NeoCon East is dead. At least for now. And depending on who you ask, the show has been dying a slow death and deserves to be killed, or it is one of the best ways to connect with East Coast customers and will be sorely missed.
Show organizers from TheMart announced to exhibitors the 2017 edition of NeoCon East would be the last, though they are going to revive it in some way, shape or form in 2019 after collecting input from the industry.
The decision to pull the plug on NeoCon East came as a surprise to exhibitors, who were informed about it through an email the first morning of this year's show at the Philadelphia Convention Center.
The email said: “Thank you again for being a part of NeoCon East 2017. We wanted to take a moment to share our future show plans with you.
“As we look forward, our objective is to continue to improve and evolve the show to best serve you and the commercial interiors industry. With this goal in mind, we are currently exploring exciting new opportunities for a new show concept in 2019. While there will not be a NeoCon East event in 2018, please know that priority booth placement will be given to current exhibitors for a future 2019 show.
“Your feedback matters and your input will be considered as we move forward with our new efforts. Please take a moment to complete this brief survey or visit with us in the sales office while you are at the show this week. We are excited about new directions for our continued partnership and will keep you updated as we finalize our plans.”
The show has shrunk in recent years, and 2017 was no exception. The Philadelphia Convention Center, which was nearly full a few years ago when the show was moved there from Baltimore, was only half full, the back portion of the two exhibition halls NeoCon East occupied cordoned off and empty.
The show lost many exhibitors over the years. The only major at NeoCon East was Knoll, which took a very small stand this year. No Steelcase, no Herman Miller, no Haworth and none of the HNI companies. Even some of the up-and-coming office furniture makers like OM passed.
For those who supported the show, the lack of the majors was a plus. Ed Breen, president of Nightingale, said he was sad to see NeoCon East go. “We had steady traffic all day yesterday and great meetings,” he said. “I think it is a shame that it won't be back next year. I've heard the complaints that there are fewer attendees, but I believe that you get out of a show what you put into it.”
Others complained the show had seen a steady decrease in exhibitors and attendees, that since it moved from Baltimore a few years ago it had lost its identity as a government show, and it never found its footing as a NeoCon replacement for those who couldn't or didn't want to go to the Chicago show.
Julie Kohl, TheMart vice president of leasing, said ways to make the event better and more relevant for the exhibitors are being discussed. Will NeoCon East return to Baltimore and closer to the federal government hub it was originally designed to serve? Will this version of NeoCon go on the road, moving from city to city each year to add exposure in other regions of the country? It is too early to tell, but Kohl said everything is on the table.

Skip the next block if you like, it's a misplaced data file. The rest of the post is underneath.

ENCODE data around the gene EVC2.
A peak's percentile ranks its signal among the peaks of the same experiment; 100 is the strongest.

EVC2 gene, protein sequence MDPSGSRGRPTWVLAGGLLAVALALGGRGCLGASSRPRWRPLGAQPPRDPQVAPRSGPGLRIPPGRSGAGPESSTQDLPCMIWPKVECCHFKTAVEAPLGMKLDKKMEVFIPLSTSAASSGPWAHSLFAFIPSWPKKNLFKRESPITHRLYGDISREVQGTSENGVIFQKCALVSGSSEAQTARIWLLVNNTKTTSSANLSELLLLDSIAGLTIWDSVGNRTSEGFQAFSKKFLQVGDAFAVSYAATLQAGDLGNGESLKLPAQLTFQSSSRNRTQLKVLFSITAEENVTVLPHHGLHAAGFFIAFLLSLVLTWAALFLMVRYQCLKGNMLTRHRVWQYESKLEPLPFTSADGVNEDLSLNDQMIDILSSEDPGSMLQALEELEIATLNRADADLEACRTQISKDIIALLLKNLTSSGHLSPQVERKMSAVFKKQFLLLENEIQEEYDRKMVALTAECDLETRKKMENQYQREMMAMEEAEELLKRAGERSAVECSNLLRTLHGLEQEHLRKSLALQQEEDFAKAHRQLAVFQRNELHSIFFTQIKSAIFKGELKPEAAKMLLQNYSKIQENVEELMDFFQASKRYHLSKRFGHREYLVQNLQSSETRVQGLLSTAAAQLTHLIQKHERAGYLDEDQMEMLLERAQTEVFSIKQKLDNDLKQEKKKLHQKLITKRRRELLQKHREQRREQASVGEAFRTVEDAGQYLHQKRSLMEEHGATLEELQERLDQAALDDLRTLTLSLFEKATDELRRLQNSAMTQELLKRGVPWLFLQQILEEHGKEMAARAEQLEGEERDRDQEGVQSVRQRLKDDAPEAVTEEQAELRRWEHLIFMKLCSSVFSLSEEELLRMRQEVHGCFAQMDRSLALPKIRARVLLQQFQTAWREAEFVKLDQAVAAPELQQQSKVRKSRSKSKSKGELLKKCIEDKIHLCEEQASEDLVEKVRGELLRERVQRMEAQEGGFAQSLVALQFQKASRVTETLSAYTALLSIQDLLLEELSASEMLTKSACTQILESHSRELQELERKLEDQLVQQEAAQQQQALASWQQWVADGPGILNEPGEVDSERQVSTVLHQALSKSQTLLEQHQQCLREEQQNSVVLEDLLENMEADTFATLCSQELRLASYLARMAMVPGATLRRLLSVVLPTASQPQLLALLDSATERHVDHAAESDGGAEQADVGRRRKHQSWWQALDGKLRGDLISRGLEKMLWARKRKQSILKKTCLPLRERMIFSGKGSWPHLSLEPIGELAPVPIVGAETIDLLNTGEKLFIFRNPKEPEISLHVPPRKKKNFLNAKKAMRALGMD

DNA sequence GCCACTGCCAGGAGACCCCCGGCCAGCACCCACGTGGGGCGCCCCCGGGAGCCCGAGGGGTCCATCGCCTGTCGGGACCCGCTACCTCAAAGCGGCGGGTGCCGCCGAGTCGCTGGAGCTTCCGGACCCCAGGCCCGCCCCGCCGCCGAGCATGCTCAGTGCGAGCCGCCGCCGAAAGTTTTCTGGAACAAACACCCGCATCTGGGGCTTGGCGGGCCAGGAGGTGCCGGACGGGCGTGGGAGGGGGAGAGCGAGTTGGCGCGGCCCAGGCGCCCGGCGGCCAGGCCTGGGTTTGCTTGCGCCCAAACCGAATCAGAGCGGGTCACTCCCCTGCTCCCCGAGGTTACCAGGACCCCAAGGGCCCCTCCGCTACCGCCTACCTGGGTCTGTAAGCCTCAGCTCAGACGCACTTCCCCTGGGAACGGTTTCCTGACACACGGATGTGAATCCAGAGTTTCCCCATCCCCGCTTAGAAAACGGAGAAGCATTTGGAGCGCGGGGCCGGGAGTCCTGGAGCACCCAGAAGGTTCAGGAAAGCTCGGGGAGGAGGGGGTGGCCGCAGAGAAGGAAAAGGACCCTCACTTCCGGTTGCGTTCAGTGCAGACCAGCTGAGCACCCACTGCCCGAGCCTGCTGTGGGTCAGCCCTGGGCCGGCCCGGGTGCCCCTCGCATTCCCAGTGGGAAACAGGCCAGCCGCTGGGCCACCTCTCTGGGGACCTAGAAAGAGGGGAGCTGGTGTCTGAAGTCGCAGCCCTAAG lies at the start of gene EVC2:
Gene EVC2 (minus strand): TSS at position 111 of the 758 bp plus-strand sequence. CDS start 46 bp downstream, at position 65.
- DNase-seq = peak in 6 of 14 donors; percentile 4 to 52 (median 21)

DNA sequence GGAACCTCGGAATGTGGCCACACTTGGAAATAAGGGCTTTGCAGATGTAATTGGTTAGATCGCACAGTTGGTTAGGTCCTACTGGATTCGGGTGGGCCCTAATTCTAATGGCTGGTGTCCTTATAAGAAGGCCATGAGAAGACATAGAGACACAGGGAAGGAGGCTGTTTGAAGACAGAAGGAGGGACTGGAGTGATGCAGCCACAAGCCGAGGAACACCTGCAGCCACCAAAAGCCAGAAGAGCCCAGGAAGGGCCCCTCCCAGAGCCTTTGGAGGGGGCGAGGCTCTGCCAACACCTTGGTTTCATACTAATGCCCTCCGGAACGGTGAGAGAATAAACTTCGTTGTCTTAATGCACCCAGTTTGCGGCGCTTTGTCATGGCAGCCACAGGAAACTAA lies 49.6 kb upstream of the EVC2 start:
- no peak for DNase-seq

Though NeoCon East has seen a decrease in exhibitors, this year's event was surprisingly strong in terms of attendees. Exhibitors were generally happy about the turnout for the event. Crowds were strong on Wednesday and Thursday and large crowds packed the theater for the excellent slate of keynote speakers.
The keynotes included Suzette Subance Ferrier, studio design director at New York-based TPG Architecture; Zena Howard, managing director at Perkins & Will and senior project manager for the Smithsonian Institution's new National Museum of African American History and Culture; David Insinga, chief architect at the GSA; and Alex Gilliam, founder and director of Public Workshop, an organization that helps clients and partners throughout the United States create opportunities for youth and their communities to shape the design of their schools, neighborhoods and cities.
For a company like Montisa, NeoCon East is the perfect show, said Chief Operating Officer Larry Leete. The brand used NeoCon East as its coming out party to the office furniture industry and got a lot more attention than it would have at NeoCon in Chicago, Leete said.
“This venue was perfect for us because we wanted to talk to the East Coast community,” he said. “NeoCon (in Chicago) would be too large for us to launch at, and you are fighting for attention there. I'm really disappointed that there won't be a NeoCon East next year. This show has been very valuable to us.”
Other brands also had a chance to shine in Philly. Brands like 9to5 Seating, AIS, X-Chairs, Indiana Furniture, Great Openings and Mayline-Safco did well attracting the architects and designers — almost all from the East Coast — to their stands. The show also attracted a few Chinese manufacturers like Luoyang Lianhua Import & Export, Foshan Zhong Meng Shengye Furniture and J-Star Motion Corp., which is working on opening a new plant in Cedar Springs, Michigan
TheMart plans poll the industry immediately on what it wants (and what it doesn't want), Kohl said.